[...] Girls as young as 12 were considered marriageable during this time period, and since we have no firm dates for either Ida's birth or that of her son William, she might've been as young as 15 or as old as her twenties by the time she gave birth to him. Unless someone happens upon a charter in which William de Longspee helpfully provides his exact date of birth and that of his mother, we will probably never know for sure. All we know is that she went onto have at least eight children with Roger Bigod; assuming no twins, Ida was bearing children at least until about 1190. As M. Sjostrom points out, it's stretching the chronology to the breaking point to get Ida de Tony to be the daughter of Ida of Hainault.

    I think a reasonable time for Ida de Tony would be a birth c. 1160, her son William born 1175-1180, marriage to Roger Bigod in 1181, at which point she was bearing his children until the early 1190s or thereabouts, when she would've been in her thirties.

    Children:
    1. Margaret le Bigod
    2. 6. Hugh II le Bigod died Bef 18 Feb 1225.
    3. Mary le Bigod

  6. 14.  William Marshal was born Abt 1146 (son of John fitz Gilbert and Sybil de Salisbury); died 14 May 1219, Caversham, Oxfordshire, England; was buried , Temple Church, London, England.

    Notes:

    Also spelled William le Mareschal. Earl of Pembroke.

    Hereditary Marshal of England; Sheriff of Gloucestershire 1189-94; Sheriff of Sussex 1193-1208; Warden of the Forest of Dean and Constable of St. briavels Castle 1194-1206; Constable of Lillebonne 1202; Protector and Regent of the Kingdom 1216-19; and, in right of his wife, Earl of Pembroke and Striguil and Lord of Leinster. Advisor to King John at Runnymede.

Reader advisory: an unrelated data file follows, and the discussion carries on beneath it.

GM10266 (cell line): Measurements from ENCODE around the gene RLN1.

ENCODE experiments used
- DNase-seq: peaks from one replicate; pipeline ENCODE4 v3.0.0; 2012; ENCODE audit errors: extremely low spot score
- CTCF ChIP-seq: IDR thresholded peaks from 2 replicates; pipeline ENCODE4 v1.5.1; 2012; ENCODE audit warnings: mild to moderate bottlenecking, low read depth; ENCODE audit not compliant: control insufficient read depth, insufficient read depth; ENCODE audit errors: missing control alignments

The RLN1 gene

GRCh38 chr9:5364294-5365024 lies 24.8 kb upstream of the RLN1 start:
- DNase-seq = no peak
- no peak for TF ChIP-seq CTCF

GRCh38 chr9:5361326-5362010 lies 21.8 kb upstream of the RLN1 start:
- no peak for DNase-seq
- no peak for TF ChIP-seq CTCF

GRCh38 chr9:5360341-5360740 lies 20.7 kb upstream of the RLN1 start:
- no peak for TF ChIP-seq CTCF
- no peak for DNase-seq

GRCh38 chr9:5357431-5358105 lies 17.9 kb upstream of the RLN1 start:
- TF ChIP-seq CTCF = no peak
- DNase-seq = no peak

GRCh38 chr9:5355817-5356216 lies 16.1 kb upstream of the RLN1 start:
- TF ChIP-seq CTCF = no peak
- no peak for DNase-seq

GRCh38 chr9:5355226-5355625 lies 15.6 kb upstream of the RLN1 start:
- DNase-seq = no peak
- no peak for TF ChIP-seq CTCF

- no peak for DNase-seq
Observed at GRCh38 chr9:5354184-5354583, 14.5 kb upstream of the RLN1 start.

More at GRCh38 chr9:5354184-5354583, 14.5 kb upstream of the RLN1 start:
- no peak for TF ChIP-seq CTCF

Wikipedia:

    "William Marshal, 1st Earl of Pembroke [...], also called William the Marshal (Norman French: Williame le Mareschal; Anglo-Norman: Guillaume le Marechal), was an English (or Anglo-Norman) soldier and statesman. Stephen Langton eulogized him as the 'best knight that ever lived.' He served four kings -- Henry II, Richard I, John, and Henry III -- and rose from obscurity to become a regent of England for the last of the four, and so one of the most powerful men in Europe. Before him, the hereditary title of 'Marshal' designated head of household security for the king of England; by the time he died, people throughout Europe (not just England) referred to him simply as 'the Marshal'. He received the title of 1st Earl of Pembroke through marriage during the second creation of the Pembroke Earldom."

    William married Isabel de Clare Aug 1189, London, England. Isabel (daughter of Richard "Strongbow" fitz Gilbert and Eve of Leinster) was born 1173; died 7 Mar 1220; was buried , Tintern Abbey, Monmouthshire, Wales. [Group Sheet]


  7. 15.  Isabel de Clare was born 1173 (daughter of Richard "Strongbow" fitz Gilbert and Eve of Leinster); died 7 Mar 1220; was buried , Tintern Abbey, Monmouthshire, Wales.
    Children:
    1. Eve Marshal died Between Jan 1242 and 1246.
    2. Joan Marshal died Bef Nov 1234.
    3. Walter Marshal died 24 Nov 1245, Goodrich Castle, Herefordshire, England.
    4. 7. Maud Marshal was born 1192; died 27 Mar 1248; was buried , Tintern Abbey, Monmouthshire, Wales.
    5. Isabel Marshal was born 9 Oct 1200, Pembroke, Pembrokeshire, Wales; died 17 Jan 1240, Berkhamsted, Hertfordshire, England; was buried , Beaulieu Abbey, Hampshire, England.
    6. Sybil Marshal was born Abt 1204; died Bef 1238.